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Discussion Starter #1
This is a photo of my open wheel modified that I campaign on dirt tracks in midwest. Not a good shot but it's the only one I have on disc at the moment. For next year I am changing number to XR7 instead of just 7. Since our cars are legal just about anywhere UMP mods are legal, lots of times more than one car shows up with same number and they make you put an X after your number if you are second one with that number signing in, so using XR7 should be unique and I'll probably end up with some cool looking decals when they are done. I'm going to have my decal people use an actual 68 XR7 emblem to go by.......
 

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Damn that's nice. Looks like some bodies going to be having lots of fun.. - Chad
 

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Keith, I know what them are. You running Ford Power? What chassis do you run? My son helps a friend of mine on his Pierce chassised UMP modified.
Here is the last one I had, a 94 Ellis 3 link, 2020lbs ready to go, 406 Alky burner. I was a 1992 IMCA track champion. At least I see you live near one of the best carb shops around, C/S in St Charles MO. mm
 

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Discussion Starter #4
Mark,
Yes, C&S carbs are here in town and we use them. Presently I am not running a ford engine, but am considering switching if my engine builder has any deals available. The engine in the car pictured is a 368 chevy that dynos at 752 horsepower. I traveled to a track in eastern Illinois this past season that was home to alot of Pierce cars....my first lap around the joint was my qualifying lap and I set fast time. I won my heat convincingly and then got my butt kicked in the feature by one Pierce car in particular.
My rookie season in modifieds was in 1994 where I finished 3rd in points in state of Missouri and nationally 22nd out of 1,348 drivers. I run all over midwest, little tracks up to the miles at DuQuoin and Springfield. My regular saturday night track is I-55 Raceways in Pevely,MO.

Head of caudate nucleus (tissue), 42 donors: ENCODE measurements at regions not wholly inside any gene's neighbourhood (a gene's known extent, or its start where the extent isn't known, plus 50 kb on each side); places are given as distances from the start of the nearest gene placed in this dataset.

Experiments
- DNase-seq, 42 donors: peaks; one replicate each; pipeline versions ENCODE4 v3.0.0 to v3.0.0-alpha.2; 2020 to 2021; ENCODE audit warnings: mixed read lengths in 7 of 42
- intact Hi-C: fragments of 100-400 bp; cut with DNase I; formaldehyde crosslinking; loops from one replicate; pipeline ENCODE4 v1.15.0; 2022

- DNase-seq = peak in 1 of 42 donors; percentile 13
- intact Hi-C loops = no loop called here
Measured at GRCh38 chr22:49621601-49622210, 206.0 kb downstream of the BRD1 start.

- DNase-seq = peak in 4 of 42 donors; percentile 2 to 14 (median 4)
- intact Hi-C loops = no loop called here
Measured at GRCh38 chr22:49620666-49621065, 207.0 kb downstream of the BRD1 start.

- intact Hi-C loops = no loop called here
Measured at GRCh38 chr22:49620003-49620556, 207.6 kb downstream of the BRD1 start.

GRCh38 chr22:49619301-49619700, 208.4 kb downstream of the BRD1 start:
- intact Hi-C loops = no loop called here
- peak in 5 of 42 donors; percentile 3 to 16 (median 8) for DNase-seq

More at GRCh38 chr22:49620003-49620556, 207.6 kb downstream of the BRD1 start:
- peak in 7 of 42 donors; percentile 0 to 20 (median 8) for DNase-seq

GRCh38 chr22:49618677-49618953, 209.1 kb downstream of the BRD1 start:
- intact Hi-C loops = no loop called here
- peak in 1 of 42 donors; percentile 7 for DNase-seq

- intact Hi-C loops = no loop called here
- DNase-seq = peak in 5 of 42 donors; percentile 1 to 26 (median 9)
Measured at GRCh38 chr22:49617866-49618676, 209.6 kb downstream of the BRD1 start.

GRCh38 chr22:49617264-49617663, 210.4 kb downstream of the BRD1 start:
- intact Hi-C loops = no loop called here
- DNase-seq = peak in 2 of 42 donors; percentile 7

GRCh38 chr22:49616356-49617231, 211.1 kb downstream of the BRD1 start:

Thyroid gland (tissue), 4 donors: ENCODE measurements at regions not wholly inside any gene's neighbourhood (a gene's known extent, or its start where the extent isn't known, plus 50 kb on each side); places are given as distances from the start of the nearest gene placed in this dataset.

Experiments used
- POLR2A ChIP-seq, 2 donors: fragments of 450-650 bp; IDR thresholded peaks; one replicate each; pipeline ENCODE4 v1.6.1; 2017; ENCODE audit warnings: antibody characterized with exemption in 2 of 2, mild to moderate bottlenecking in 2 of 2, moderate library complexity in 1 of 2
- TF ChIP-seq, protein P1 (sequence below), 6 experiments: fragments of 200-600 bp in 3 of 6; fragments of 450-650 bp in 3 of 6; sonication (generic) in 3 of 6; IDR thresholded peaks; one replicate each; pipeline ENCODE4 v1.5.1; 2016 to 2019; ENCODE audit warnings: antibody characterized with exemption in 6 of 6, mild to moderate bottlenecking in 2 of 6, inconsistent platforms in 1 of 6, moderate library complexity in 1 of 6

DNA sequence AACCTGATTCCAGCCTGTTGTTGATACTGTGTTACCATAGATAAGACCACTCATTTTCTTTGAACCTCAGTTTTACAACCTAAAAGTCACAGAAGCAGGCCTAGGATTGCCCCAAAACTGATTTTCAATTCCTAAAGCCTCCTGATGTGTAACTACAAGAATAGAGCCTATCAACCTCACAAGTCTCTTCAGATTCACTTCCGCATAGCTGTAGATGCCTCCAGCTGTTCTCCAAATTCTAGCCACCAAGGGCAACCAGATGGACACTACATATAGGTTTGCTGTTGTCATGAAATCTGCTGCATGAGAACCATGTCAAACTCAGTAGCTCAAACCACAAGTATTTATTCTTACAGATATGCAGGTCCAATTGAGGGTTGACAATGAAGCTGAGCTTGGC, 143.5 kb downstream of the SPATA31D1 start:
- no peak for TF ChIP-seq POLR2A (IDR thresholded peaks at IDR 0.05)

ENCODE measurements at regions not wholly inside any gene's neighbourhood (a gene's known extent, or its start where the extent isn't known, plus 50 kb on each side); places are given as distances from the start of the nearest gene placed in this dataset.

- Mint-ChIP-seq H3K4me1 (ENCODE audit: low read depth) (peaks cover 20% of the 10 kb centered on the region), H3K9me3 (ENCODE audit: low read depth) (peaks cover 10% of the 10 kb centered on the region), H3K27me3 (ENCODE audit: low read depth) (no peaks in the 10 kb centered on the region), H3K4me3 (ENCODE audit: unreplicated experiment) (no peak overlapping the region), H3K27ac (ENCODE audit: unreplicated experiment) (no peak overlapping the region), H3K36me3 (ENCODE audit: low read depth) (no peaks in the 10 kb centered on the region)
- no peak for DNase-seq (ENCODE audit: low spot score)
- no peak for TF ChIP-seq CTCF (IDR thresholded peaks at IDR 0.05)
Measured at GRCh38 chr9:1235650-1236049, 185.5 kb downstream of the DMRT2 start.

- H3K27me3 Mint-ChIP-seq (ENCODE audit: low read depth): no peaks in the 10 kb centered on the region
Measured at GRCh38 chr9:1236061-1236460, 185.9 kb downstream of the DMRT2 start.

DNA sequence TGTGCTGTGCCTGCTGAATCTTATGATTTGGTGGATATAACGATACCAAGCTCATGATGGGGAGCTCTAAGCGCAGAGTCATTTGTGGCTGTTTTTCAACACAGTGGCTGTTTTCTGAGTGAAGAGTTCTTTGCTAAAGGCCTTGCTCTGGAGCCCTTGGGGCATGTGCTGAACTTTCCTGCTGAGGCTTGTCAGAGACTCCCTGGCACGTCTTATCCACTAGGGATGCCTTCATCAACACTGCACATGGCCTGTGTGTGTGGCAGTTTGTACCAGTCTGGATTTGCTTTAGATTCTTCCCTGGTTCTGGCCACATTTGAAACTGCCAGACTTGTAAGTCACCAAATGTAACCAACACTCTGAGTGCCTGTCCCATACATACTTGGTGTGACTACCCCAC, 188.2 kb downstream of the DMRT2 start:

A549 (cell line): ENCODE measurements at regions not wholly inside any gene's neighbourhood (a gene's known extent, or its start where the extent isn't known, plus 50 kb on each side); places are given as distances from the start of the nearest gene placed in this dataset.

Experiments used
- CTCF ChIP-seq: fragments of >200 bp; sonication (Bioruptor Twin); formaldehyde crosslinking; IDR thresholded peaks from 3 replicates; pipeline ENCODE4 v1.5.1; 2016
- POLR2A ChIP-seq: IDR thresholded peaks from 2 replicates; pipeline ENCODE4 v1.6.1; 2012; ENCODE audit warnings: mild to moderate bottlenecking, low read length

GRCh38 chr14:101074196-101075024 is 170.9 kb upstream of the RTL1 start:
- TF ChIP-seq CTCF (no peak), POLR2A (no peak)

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Keith, I ran the Springfield IL IMCA show in 93. I crashed out passing for the lead in my heat race. O well, checkers or wreckers right? I ran the mile at the fairgrounds at Indy in 92 also. You can vouch for me that these drag race people dont know what a rush is untill you have to throw one of these cars with 8" tires into a left turn on a one mile dirt horse track at 140 mph. I ran Ford motors from 1977-1991 but went to the bowties only for economics in the modifieds. With the Ford parts that are availible now I would run them again. The late models just about broke me thats why I went to the modifieds and the chevy motors. Thats also why I retired from racing in 94 when most of the tracks went from IMCA sanctions to UMP. The money for motors and tires are way out of hand in UMP and no one uses the claim rules like it takes to make them work. At least UMP went to a wieght rule now. You have a great hobby if you can afford the time and money it takes to do it. It sounds like you do. If you havent seen it yet look up in the pictures forum for the pic of one of my old Cougar stockers. mm